STARBURST chats to author JOE HILL about the TV adaptation of NOS4A2, which is now available on DVD.
“There was a bridge in Bangor, Maine where I grew up. It was this terrifying covered bridge that crossed the Penobscot River,” author Joe Hill recalls from his home in New Hampshire. “It smelled of dog pee and bats and if you rode across it on your bike, you could see the gaps between the board and the river below. We would dare each other to ride across it because there was this real feeling that at any moment the thing could collapse. So it was like a right of passage and courage to ride your bike across it and I guessed I always kind of imagined that when I came out on the other end I would come out in Narnia or something. It kind of had a feel that there was something about this that wasn’t a normal bridge. So I’ve kind of carried that bridge in my head for years and eventually I found the right book to use it in.”
That bridge would eventually lead the son of arguably the world’s most acclaimed and prolific living authors to a keyboard on the 4th of July, 2009 as he begun work on his third novel, NOS4A2. Now, over a decade later, the story has made its way to screens in the acclaimed AMC series of the same name and he couldn’t be more delighted. “The show and the story is about this sinister guy, Charlie Manx, who’s over a hundred years old,” Hill explains with enthusiasm. “He drives this car that runs on human souls instead of gasoline. Charlie has been abducting children since the 1930s and he takes them on a long drive, and over the course of this drive he feeds off of their souls. When he’s done with them, they’re little monsters, everything delights them, so they’re filled with happiness. Their mouths are like these fang-lined holes. He takes them to this almost demonic other world called Christmasland where every night is Christmas Eve and every day is Christmas morning and the fun never stops. The kids play on all the amusement rides and are always having fun whether they’re on the rollercoaster or they’re playing a game of ‘Scissors for the Drifter’ where someone gets stabbed to death.”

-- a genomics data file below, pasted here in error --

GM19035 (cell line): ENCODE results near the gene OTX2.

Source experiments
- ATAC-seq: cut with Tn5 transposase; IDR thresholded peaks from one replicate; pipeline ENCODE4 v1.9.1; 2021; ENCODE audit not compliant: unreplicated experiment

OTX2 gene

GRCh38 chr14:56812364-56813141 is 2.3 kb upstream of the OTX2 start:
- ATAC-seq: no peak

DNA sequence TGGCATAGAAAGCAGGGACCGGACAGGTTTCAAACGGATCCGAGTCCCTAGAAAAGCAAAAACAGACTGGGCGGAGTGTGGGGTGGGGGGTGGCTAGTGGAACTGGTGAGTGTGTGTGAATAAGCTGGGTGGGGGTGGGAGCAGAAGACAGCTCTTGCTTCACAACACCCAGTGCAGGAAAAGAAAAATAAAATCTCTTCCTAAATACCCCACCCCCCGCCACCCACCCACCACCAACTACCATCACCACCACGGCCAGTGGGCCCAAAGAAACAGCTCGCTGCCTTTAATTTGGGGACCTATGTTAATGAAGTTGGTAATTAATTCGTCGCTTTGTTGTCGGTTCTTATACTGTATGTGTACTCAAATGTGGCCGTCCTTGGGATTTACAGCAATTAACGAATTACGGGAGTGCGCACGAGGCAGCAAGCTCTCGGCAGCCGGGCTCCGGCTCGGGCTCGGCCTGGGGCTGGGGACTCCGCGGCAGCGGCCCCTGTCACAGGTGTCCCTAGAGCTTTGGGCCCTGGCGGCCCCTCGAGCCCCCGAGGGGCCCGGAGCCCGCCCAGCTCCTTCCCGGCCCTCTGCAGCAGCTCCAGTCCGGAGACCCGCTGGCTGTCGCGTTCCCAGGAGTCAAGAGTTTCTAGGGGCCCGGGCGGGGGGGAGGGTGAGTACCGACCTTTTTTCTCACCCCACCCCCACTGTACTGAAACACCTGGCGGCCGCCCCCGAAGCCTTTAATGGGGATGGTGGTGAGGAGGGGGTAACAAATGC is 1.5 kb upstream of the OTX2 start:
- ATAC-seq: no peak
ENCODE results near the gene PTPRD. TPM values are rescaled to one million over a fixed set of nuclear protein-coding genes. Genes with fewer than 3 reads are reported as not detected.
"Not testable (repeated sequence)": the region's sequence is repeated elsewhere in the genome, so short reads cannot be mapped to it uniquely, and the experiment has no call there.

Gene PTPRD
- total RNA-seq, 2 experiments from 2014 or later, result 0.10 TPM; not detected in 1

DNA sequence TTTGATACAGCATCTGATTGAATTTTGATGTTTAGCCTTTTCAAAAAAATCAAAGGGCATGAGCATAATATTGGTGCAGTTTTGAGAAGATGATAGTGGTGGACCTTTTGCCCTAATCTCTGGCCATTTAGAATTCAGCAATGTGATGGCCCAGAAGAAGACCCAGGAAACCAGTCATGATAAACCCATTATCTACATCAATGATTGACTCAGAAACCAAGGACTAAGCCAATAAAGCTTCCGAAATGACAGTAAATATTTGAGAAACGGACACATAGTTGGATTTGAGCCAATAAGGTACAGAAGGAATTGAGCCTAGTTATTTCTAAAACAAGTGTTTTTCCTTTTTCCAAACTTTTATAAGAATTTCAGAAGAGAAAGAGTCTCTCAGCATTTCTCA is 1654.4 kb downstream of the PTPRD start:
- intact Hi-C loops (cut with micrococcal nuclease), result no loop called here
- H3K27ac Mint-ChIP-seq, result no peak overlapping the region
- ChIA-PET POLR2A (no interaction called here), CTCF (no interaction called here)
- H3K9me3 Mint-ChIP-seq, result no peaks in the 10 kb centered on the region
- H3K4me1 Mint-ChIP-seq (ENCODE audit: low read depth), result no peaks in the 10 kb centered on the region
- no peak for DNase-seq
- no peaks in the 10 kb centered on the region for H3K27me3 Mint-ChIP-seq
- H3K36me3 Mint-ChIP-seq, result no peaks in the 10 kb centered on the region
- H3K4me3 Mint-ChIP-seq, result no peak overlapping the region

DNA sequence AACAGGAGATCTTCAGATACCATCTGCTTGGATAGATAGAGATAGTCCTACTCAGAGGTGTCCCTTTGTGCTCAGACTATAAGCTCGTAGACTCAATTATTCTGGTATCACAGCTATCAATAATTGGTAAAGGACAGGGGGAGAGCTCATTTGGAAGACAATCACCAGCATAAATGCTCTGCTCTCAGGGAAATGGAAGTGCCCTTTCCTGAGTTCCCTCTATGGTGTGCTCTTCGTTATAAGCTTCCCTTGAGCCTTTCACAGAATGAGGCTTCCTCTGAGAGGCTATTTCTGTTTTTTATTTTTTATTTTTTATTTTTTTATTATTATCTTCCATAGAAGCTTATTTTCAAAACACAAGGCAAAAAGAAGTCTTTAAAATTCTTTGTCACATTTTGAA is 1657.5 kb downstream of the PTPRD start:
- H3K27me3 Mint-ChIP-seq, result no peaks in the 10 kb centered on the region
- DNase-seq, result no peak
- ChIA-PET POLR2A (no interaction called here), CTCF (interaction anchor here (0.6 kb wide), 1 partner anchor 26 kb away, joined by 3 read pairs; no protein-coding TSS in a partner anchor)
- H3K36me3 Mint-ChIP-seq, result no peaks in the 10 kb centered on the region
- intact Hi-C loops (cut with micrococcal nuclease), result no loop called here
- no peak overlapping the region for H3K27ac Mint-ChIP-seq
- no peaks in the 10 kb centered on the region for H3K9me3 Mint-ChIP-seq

“Charlie meets his match when he runs afoul of Vic McQueen who is a young woman who has a supernatural gift of her own. She can get out on her Triumph motorcycle and find her way to a bridge – the Shorter Way Bridge – that really doesn’t exist in our world. She can use her powers to materialise it into existence. While most bridges cover physical distance, her bridge covers the distance between lost and found. So if there’s something she’s looking for it’s always on the other side even if it’s a 1000 miles away. If she’s looking for a lost watch, she can leave the bridge in New Hampshire and arrive on the other side in Rhode Island and get the watch from where it was lost years before. So these two people then clash over the course of 20 years in the book and in the TV show.”